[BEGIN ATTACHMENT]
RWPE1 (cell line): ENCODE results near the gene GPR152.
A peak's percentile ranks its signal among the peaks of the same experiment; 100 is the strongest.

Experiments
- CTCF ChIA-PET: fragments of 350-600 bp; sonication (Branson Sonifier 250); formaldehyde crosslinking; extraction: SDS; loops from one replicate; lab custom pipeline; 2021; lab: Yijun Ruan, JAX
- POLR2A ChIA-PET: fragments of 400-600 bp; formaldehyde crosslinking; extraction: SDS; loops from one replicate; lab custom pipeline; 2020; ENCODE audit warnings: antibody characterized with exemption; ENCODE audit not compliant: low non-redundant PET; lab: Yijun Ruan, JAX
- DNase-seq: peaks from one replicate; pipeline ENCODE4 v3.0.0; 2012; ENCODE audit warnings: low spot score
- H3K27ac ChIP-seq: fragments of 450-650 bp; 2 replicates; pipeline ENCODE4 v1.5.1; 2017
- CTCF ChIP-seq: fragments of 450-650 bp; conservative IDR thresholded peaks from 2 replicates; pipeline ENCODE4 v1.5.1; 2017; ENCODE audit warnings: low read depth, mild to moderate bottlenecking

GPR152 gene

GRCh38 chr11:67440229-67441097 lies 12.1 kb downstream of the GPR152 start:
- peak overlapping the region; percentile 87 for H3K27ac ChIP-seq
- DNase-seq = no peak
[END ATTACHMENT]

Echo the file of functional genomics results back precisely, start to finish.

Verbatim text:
RWPE1 (cell line): ENCODE results near the gene GPR152.
A peak's percentile ranks its signal among the peaks of the same experiment; 100 is the strongest.

Experiments
- CTCF ChIA-PET: fragments of 350-600 bp; sonication (Branson Sonifier 250); formaldehyde crosslinking; extraction: SDS; loops from one replicate; lab custom pipeline; 2021; lab: Yijun Ruan, JAX
- POLR2A ChIA-PET: fragments of 400-600 bp; formaldehyde crosslinking; extraction: SDS; loops from one replicate; lab custom pipeline; 2020; ENCODE audit warnings: antibody characterized with exemption; ENCODE audit not compliant: low non-redundant PET; lab: Yijun Ruan, JAX
- DNase-seq: peaks from one replicate; pipeline ENCODE4 v3.0.0; 2012; ENCODE audit warnings: low spot score
- H3K27ac ChIP-seq: fragments of 450-650 bp; 2 replicates; pipeline ENCODE4 v1.5.1; 2017
- CTCF ChIP-seq: fragments of 450-650 bp; conservative IDR thresholded peaks from 2 replicates; pipeline ENCODE4 v1.5.1; 2017; ENCODE audit warnings: low read depth, mild to moderate bottlenecking

GPR152 gene

GRCh38 chr11:67440229-67441097 lies 12.1 kb downstream of the GPR152 start:
- peak overlapping the region; percentile 87 for H3K27ac ChIP-seq
- DNase-seq = no peak